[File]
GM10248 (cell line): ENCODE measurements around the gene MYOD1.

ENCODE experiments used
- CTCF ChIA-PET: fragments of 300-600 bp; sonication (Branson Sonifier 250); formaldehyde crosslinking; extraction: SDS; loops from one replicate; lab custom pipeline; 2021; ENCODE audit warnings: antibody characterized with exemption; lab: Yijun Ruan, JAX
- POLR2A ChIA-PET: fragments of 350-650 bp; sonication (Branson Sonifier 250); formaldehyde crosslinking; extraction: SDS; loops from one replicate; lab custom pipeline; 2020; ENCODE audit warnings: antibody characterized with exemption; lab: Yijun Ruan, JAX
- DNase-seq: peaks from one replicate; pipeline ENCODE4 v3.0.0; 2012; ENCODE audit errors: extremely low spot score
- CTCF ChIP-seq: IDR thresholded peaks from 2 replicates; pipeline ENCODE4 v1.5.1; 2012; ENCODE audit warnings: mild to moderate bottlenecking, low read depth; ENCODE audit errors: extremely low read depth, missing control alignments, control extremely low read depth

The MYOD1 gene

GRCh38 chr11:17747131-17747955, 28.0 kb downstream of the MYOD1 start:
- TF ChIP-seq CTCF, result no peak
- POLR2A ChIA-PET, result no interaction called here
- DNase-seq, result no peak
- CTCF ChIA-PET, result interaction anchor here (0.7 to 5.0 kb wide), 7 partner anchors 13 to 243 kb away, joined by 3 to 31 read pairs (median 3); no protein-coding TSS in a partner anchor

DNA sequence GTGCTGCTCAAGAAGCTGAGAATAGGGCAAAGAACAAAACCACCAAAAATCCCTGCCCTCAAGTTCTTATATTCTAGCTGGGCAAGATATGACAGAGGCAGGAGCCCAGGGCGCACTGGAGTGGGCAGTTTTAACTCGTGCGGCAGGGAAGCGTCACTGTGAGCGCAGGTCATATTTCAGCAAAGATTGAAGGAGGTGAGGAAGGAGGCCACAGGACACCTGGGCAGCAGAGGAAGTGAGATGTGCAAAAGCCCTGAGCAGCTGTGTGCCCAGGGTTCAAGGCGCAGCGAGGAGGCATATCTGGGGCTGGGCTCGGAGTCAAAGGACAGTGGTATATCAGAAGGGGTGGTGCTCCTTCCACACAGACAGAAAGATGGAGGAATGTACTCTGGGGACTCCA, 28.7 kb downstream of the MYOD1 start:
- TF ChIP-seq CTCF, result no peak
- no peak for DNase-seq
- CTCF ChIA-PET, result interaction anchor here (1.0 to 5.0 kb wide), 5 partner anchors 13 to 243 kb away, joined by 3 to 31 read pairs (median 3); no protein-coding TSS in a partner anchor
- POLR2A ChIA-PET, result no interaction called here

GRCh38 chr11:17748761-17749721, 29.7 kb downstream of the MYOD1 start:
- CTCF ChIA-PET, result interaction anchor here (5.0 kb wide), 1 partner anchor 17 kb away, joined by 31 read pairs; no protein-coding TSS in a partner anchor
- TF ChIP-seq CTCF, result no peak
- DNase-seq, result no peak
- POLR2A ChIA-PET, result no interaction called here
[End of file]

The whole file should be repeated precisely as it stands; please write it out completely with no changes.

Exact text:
GM10248 (cell line): ENCODE measurements around the gene MYOD1.

ENCODE experiments used
- CTCF ChIA-PET: fragments of 300-600 bp; sonication (Branson Sonifier 250); formaldehyde crosslinking; extraction: SDS; loops from one replicate; lab custom pipeline; 2021; ENCODE audit warnings: antibody characterized with exemption; lab: Yijun Ruan, JAX
- POLR2A ChIA-PET: fragments of 350-650 bp; sonication (Branson Sonifier 250); formaldehyde crosslinking; extraction: SDS; loops from one replicate; lab custom pipeline; 2020; ENCODE audit warnings: antibody characterized with exemption; lab: Yijun Ruan, JAX
- DNase-seq: peaks from one replicate; pipeline ENCODE4 v3.0.0; 2012; ENCODE audit errors: extremely low spot score
- CTCF ChIP-seq: IDR thresholded peaks from 2 replicates; pipeline ENCODE4 v1.5.1; 2012; ENCODE audit warnings: mild to moderate bottlenecking, low read depth; ENCODE audit errors: extremely low read depth, missing control alignments, control extremely low read depth

The MYOD1 gene

GRCh38 chr11:17747131-17747955, 28.0 kb downstream of the MYOD1 start:
- TF ChIP-seq CTCF, result no peak
- POLR2A ChIA-PET, result no interaction called here
- DNase-seq, result no peak
- CTCF ChIA-PET, result interaction anchor here (0.7 to 5.0 kb wide), 7 partner anchors 13 to 243 kb away, joined by 3 to 31 read pairs (median 3); no protein-coding TSS in a partner anchor

DNA sequence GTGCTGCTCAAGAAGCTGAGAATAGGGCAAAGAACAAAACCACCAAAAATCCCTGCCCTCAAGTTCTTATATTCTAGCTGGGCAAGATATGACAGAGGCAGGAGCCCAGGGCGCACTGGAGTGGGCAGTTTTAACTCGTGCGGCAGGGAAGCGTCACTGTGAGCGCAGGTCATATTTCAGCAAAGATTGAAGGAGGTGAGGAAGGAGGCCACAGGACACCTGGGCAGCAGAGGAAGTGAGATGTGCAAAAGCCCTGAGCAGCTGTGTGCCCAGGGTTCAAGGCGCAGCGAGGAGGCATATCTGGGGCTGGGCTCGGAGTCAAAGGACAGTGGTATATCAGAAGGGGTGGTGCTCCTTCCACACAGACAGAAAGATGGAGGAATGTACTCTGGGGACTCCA, 28.7 kb downstream of the MYOD1 start:
- TF ChIP-seq CTCF, result no peak
- no peak for DNase-seq
- CTCF ChIA-PET, result interaction anchor here (1.0 to 5.0 kb wide), 5 partner anchors 13 to 243 kb away, joined by 3 to 31 read pairs (median 3); no protein-coding TSS in a partner anchor
- POLR2A ChIA-PET, result no interaction called here

GRCh38 chr11:17748761-17749721, 29.7 kb downstream of the MYOD1 start:
- CTCF ChIA-PET, result interaction anchor here (5.0 kb wide), 1 partner anchor 17 kb away, joined by 31 read pairs; no protein-coding TSS in a partner anchor
- TF ChIP-seq CTCF, result no peak
- DNase-seq, result no peak
- POLR2A ChIA-PET, result no interaction called here